Across the United States, countless Americans have celebrated and honored LGBTQ+ Pride Month this year, 2022. They have paraded, cheered, and reflected in solidarity with their families, friends, and strangers alike. These observations have taken place against an outrageous, hateful, and ultimately failed attempt by right-wing bigots to mar and disrupt Pride. Political and religious figures on the Right have made horrifying, immoral calls for violence and discrimination against the LGBTQ+ community. In Idaho, a group of over thirty violent white nationalists were arrested on route to a Pride event. In state legislatures across the nation, over two hundred and thirty bills have been introduced, aiming to strip the human and civil rights of LGBTQ+ people, particularly transgender people. Indeed, transgender people have been particularly attacked by the Right. This attack is not unique to the American Right. It is a project of the Right internationally.
For centuries, transgender people have had the courage and resilience to live their lives in the face of bigotry and violence. Many of them have been exemplars of what Martin Luther King, Jr. meant in 1959 when he exhorted us to “Make a career of humanity. Commit yourself to the noble struggle for equal rights. You will make a better person of yourself, a greater nation of your country, and a finer world to live in.” For many transgender people, their career of humanity has been in creating community, defining and sustaining spaces in which transgender people can find one another, share experiences and knowledge, and learn from each other. One of these transgender people is 2014 CHM Fellow Professor Lynn Conway.
CHM honored Conway for “her work in developing and disseminating new methods of integrated circuit design.” While working at Xerox PARC in the 1970s, she created innovative new methods for designing the next generation of incredibly complex microchips. Collaborating with famed Caltech electronics expert Carver Mead, Conway developed a crucial book on these methods, “Introduction to VLSI Systems.” Using this book, Conway devised and taught a new university course and then created innovative techniques for widely teaching these new methods, fundamentally changing how a new generation and community of designers created microchips—the building blocks of our digital world. Not only an innovator, Conway was also a teacher and community builder.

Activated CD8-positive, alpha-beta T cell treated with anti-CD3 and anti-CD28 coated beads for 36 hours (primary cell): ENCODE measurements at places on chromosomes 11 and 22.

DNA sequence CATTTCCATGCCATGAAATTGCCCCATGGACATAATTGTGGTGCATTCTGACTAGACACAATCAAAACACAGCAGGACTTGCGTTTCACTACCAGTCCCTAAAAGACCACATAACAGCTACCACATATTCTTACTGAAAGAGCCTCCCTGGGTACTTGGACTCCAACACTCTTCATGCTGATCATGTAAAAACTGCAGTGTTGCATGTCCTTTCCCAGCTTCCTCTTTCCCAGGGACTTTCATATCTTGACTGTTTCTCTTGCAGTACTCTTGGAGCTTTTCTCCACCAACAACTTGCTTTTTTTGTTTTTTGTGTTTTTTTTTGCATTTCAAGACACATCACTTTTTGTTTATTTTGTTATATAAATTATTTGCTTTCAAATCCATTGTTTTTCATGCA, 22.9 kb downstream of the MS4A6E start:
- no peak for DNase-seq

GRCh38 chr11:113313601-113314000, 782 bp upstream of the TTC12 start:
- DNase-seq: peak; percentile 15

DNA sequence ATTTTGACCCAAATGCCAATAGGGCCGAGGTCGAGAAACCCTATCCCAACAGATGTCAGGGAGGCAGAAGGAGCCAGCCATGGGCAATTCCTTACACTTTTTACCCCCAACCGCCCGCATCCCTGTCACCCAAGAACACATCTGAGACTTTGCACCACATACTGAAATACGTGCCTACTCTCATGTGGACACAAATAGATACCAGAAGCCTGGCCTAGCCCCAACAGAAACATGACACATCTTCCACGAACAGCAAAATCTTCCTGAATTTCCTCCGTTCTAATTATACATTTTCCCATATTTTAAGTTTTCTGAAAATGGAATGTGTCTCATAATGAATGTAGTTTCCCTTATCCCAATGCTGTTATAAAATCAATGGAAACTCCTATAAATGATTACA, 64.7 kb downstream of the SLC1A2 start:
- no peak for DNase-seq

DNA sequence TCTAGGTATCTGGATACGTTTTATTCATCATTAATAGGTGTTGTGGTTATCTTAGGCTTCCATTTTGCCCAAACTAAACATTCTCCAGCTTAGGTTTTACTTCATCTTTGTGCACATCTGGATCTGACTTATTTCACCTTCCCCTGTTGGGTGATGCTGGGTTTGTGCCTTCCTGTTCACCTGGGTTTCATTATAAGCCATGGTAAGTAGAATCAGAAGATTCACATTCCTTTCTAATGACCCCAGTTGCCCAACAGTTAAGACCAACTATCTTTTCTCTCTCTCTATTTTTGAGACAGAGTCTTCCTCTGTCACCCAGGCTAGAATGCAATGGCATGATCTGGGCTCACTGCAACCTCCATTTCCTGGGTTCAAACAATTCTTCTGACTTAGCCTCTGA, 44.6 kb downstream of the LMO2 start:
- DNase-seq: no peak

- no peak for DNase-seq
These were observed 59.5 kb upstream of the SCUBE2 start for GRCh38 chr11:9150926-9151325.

Conway went from success to success, leading major programs at DARPA in the 1980s, then becoming a professor of electrical engineering and computer science at the University of Michigan, where she also served as an associate dean of engineering. In 2000, she began to use her personal website at the University of Michigan for a new dimension of teaching and community building. Conway began to share her story of gender transition and her experiences as a transgender person publicly for the first time.
Over the coming years, Conway made her website into a space for community building, information exchange, and activism. She and other transgender people shared both their stories and knowledge they had gathered on the site. Conway used the growing prominence of her site for her activism, particularly to protect and support transgender and other LGBTQ+ youth.
Conway’s use of her website as a space for teaching, sharing, and community building is part of a broader story and history of LGBTQ+ people using the online world for these activities. Washington State University professor Avery Dame-Smith is one of the leading researchers documenting and preserving this history through his Queer Digital History Project. His project is collecting oral histories, cataloging pre-2010 LGBTQ+ online communities, and archiving documents and newsgroups.
Amid strife and hardship, it is so hopeful to recall these stories of brave people who are using the online world to “make a career of humanity” in such powerful ways.
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